Just one week before a federal judge hears arguments regarding the constitutionality of Charleston’s tour guide licensing, City Council is set to discuss an ordinance that would do away with the city’s oral examination requirements.
Under Charleston’s current laws, those applying to be a tour guide must pay a $50 registration fee and pass both a 200-question written exam and an oral test. In late January, three plaintiffs represented by the Institute for Justice, a libertarian public interest law firm based in Virginia, filed complaints alleging that the licensing of tour guides violates their First Amendment rights.
At that time, attorney Robert McNamara argued that Charleston’s ordinance restricts free speech by policing exactly what tour guides say to customers, adding, “Charleston is the only city where there’s been tour guide lawsuits that not only requires tour guides to pass a written exam, but also requires them to pass an oral exam. You have to go in and talk about the city, and the city official decides whether or not you’re going to be allowed to talk to tour groups. ... You can apply for a temporary tour guide license, but the only way to get a temporary license is to give the city an actual script of what you plan to say, so a government official can again vet it for accuracy.”
The new ordinance up for first reading Tuesday would eliminate the oral exam, as well as the temporary tour guide designation. The new changes would also increase the number of annual examinations offered for potential tour guides, change the passing grade on the written exam from 80 percent to 70 percent, and require guides to complete four continuing education programs in three years to extend their license without retaking the exam.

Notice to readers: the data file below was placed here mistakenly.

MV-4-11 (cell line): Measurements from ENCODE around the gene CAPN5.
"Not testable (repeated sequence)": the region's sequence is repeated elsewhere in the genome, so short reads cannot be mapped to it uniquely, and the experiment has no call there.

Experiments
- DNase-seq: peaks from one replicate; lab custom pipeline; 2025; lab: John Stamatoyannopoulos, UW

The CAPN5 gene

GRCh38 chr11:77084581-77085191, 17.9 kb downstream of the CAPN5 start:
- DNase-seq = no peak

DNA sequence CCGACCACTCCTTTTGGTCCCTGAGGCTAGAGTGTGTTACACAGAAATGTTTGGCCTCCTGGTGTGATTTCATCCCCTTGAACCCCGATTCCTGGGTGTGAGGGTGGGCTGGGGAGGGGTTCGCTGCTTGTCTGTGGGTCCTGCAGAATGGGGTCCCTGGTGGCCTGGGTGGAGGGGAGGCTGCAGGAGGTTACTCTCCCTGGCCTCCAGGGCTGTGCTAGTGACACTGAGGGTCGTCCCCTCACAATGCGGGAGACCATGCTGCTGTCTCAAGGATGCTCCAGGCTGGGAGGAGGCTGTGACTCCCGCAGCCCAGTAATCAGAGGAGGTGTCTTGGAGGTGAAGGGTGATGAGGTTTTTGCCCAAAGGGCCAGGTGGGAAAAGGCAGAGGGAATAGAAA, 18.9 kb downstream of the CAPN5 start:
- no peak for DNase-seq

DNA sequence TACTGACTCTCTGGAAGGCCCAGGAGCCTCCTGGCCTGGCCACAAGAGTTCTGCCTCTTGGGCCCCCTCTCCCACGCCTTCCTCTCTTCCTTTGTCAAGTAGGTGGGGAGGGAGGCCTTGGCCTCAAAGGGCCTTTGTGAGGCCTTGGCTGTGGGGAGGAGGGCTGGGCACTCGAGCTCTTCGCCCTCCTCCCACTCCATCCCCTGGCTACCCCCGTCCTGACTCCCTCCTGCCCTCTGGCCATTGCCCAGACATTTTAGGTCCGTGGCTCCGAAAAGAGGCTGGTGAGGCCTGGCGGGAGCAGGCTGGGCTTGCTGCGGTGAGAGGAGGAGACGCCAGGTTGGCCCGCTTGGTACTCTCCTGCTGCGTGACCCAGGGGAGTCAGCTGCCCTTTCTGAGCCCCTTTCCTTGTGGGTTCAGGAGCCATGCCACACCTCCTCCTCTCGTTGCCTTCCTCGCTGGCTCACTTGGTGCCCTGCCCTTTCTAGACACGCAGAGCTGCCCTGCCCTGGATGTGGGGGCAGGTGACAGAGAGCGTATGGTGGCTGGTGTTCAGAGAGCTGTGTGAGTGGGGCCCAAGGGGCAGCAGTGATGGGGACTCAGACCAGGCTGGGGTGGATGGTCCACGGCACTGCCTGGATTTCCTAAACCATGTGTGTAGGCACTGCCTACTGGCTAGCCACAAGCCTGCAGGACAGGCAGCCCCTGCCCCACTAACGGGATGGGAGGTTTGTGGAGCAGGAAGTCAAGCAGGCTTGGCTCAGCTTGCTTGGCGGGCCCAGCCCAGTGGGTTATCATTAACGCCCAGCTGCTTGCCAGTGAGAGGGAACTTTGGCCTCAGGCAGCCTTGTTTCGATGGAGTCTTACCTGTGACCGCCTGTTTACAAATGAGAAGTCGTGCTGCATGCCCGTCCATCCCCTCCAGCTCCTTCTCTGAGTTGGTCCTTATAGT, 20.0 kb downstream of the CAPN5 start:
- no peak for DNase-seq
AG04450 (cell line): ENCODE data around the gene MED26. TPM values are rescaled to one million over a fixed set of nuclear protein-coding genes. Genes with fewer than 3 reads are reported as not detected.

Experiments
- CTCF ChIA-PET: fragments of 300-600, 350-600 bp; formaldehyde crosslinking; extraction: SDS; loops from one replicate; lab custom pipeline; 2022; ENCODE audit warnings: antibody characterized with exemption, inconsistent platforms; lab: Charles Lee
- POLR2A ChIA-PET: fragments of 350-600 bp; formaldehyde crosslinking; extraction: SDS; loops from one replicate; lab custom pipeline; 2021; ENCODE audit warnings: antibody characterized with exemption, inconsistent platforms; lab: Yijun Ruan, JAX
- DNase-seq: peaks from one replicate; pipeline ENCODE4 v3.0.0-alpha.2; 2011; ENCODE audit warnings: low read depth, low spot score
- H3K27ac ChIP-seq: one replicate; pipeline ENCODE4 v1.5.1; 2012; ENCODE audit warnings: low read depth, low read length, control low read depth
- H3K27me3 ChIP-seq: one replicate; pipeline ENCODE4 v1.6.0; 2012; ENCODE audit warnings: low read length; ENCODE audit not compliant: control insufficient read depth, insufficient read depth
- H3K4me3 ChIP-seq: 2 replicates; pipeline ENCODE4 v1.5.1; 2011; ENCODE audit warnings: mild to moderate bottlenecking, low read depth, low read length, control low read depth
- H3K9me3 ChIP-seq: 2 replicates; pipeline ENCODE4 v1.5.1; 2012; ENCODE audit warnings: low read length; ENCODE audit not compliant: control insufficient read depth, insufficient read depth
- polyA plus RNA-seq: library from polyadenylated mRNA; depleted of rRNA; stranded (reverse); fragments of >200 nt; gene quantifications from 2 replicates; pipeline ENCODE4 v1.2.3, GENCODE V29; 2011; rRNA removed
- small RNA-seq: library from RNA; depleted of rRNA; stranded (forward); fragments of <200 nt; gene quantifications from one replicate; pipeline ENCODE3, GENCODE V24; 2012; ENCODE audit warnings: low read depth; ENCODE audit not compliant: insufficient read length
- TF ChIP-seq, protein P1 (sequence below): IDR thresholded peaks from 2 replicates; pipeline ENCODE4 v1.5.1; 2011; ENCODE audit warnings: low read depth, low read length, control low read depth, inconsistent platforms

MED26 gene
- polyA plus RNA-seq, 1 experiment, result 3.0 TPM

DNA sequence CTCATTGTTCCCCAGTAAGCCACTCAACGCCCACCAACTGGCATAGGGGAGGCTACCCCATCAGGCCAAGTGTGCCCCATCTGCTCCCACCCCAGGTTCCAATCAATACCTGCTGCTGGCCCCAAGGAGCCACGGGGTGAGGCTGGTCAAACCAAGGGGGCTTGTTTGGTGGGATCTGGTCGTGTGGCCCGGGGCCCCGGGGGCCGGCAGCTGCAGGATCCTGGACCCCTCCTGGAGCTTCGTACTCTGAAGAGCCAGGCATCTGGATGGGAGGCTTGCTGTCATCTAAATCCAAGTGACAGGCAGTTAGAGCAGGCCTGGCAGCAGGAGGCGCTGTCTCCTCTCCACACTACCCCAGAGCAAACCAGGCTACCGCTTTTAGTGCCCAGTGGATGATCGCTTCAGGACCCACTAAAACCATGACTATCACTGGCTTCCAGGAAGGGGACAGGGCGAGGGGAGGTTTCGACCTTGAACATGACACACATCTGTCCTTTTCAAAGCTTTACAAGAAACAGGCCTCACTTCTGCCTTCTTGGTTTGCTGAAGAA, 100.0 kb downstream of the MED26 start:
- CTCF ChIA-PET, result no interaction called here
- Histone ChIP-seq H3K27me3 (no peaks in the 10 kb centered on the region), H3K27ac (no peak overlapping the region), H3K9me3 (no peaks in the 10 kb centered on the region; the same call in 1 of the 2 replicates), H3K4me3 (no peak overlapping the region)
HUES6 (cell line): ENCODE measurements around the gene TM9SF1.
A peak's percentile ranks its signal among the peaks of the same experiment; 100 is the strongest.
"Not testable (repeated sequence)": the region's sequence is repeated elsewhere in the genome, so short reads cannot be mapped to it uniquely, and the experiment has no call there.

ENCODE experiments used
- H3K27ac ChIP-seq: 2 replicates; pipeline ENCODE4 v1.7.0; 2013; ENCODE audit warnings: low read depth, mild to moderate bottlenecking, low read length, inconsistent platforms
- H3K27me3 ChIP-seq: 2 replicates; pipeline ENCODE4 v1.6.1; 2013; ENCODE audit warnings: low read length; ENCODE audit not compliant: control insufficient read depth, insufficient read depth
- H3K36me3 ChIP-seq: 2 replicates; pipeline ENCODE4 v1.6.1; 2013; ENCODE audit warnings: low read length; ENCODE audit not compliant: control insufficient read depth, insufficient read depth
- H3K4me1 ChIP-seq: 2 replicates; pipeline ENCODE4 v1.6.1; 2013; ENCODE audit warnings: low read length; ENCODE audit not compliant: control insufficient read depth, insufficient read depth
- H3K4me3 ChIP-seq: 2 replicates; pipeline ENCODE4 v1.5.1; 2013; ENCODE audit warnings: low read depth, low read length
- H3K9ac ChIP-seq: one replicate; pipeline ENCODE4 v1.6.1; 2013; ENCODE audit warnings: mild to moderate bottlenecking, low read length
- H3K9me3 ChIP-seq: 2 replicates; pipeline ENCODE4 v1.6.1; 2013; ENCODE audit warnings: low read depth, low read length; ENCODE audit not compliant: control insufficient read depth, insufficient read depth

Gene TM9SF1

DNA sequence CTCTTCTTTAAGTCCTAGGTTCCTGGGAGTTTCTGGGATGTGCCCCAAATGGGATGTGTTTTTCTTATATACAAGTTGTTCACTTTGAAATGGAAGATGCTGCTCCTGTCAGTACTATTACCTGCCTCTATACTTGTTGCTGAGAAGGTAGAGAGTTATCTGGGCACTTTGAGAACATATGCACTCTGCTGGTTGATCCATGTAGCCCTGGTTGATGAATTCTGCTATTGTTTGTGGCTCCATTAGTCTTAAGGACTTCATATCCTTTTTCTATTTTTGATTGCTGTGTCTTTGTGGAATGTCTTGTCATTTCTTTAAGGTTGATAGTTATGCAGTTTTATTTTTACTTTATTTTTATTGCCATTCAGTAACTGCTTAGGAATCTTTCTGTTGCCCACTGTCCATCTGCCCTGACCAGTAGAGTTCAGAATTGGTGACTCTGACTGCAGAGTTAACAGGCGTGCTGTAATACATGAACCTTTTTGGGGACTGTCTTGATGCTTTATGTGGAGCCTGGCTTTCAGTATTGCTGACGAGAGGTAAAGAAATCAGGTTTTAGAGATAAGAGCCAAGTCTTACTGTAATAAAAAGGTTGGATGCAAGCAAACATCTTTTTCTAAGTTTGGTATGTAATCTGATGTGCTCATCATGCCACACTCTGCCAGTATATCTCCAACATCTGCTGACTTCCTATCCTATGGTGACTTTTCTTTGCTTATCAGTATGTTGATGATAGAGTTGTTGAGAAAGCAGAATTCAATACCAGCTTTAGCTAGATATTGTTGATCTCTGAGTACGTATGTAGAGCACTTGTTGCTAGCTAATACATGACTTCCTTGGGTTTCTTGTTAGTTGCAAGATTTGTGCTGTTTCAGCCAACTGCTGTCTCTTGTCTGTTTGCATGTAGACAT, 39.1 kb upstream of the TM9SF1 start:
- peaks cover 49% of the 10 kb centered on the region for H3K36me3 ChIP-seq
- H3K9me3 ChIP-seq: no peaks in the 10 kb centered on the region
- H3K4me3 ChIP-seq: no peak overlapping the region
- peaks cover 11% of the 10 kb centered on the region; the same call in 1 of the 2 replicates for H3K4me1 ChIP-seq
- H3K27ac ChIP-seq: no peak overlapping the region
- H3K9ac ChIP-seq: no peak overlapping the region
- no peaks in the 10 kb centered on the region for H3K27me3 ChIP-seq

According to McNamara, changes such as these are similar to steps taken by officials in Savannah after several tour guides represented by the Institute of Justice filed suit against the city. Savannah City Council ultimately voted to repeal the city’s tour guide licensing law last October.
McNamara called the proposed changes to Charleston’s tour guide requirements “a slow-motion surrender” and an attempt by the city to tidy up before a judge sees the case.
“This is a clear concession that the tour guide laws as they stand look bad for them,” McNamara added. “It is much less efficient to repeal these things piecemeal.”
Attorneys for the city argue that Charleston’s tour guide laws are a matter of protecting customers and only apply to guides wishing to charge for their services. Similar court cases have been carried out in other historic cities across the country. Judges in New Orleans agree with Charleston officials when it comes to regulating tour guides, deciding in favor of the city’s requirements, which include an exam and background check. In Washington, D.C., federal judges ruled against the city’s tour guide licensing laws in 2014.
Both sides involved in Charleston’s licensing dispute will appear before U.S. District Judge David Norton on April 19.